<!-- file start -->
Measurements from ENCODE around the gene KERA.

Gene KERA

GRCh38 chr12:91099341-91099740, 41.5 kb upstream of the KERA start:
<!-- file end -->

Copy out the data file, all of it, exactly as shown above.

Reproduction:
Measurements from ENCODE around the gene KERA.

Gene KERA

GRCh38 chr12:91099341-91099740, 41.5 kb upstream of the KERA start: